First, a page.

Once again the main character is the world-weary superthief Garrett, whose talents always seem to lead him into trouble. Once again the story takes place in a mysterious unnamed city, a curious place where medieval style and architecture live alongside growing technological improvements. The events of the first game are not too long past, and the dominant religious group The Hammers have been reduced to a powerless remnant. The first few missions of Thief 2 serve as a sort of warm up to what’s coming: helping a pair of young lovers get together, and sneaking around a dockside warehouse. Soon, however, the plot begins to insinuate itself. There’s a new influence in town, and it’s the Mechanists. The Mechanists install all sorts of devices that make Garrett’s job harder: electric eyes, primitive robots, and even creepy androids.

Once again the genius of the game is in the gameplay itself. A small green jewel at the bottom center of the screen shows you how well protected you are by shadow. A bright green jewel and you’re exposed, baby. A dark jewel and you’re virtually invisible.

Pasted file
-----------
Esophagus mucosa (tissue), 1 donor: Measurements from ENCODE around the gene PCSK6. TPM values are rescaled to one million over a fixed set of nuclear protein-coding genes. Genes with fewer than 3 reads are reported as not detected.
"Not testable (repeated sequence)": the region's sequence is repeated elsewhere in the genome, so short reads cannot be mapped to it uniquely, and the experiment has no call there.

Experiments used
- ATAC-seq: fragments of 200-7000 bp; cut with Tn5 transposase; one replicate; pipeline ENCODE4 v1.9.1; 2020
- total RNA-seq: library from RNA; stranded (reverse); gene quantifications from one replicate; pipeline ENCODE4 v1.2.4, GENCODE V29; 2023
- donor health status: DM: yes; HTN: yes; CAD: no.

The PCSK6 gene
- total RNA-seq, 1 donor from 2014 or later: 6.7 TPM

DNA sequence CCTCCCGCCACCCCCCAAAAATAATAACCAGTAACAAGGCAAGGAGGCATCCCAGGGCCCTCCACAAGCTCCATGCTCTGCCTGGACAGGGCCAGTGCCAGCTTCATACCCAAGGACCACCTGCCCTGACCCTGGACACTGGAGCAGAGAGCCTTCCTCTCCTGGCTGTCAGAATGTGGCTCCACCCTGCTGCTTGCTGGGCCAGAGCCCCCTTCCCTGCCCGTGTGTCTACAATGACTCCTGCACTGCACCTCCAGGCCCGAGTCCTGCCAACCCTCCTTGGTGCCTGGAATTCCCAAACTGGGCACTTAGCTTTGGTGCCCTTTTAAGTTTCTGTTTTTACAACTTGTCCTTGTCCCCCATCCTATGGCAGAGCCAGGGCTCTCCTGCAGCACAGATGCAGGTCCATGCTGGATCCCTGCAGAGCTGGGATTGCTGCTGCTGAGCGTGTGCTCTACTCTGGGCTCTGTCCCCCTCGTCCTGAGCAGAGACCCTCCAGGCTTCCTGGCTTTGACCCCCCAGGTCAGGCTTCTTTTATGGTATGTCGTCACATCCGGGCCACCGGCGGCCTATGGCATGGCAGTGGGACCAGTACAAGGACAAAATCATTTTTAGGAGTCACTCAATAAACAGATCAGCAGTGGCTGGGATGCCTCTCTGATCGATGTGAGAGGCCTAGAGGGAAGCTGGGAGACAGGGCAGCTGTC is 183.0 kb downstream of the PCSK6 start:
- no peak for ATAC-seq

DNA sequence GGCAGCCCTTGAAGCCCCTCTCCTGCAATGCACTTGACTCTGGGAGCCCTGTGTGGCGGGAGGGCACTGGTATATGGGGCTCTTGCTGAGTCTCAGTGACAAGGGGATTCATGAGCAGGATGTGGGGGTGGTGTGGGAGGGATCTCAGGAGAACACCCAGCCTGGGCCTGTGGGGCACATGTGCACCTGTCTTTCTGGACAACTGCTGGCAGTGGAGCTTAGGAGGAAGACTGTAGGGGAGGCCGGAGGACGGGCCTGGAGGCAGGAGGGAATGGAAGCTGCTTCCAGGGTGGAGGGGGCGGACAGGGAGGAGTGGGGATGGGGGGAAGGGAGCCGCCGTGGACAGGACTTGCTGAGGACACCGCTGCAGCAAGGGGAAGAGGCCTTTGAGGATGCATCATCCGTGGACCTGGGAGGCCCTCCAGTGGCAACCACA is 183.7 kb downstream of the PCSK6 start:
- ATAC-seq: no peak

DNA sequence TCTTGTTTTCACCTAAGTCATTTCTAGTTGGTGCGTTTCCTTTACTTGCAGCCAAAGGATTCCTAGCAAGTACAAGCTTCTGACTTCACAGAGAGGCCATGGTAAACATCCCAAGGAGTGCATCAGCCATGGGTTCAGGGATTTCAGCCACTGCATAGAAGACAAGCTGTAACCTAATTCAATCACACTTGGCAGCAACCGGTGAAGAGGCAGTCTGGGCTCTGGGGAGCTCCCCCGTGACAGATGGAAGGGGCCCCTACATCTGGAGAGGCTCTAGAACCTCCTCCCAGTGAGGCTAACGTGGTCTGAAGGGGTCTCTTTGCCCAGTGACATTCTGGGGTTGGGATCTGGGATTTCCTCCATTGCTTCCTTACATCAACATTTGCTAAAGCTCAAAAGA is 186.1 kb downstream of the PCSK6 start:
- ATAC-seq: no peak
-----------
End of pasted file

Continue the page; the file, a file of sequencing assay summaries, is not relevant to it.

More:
This is a game you play with your ears as much as your eyes, and the sound design in Thief II is simply as good as I’ve ever experienced in a game (the only other games in its class in the sound department are Thief and Deus Ex). The sound element adds a thrillingly realistic element to the proceedings. You’ll find your heart in your mouth as you stand flat against a wall, listening as the guards footsteps approach. Will he be looking your way? Will you have a chance to knock him out?

I don’t think I’ve played another game in which the vicarious thrill of the experience was any more real. When you finish a mission in a Thief game, you feel like you’ve accomplished it physically.

Now let me address some of my bald statements from the beginning of this piece.

Of course Thief 2 is not an adventure game in the traditional sense. But if you think of an “adventure” as a game in which there’s a very strong backstory, plot, puzzles, mysteries, intrigue, and even character interaction, then you could think of Thief 2 as a rip-roaring adventure. The story of the game is richer, more exciting and more imaginative than the story of most “pure” adventures that I’ve played in recent years.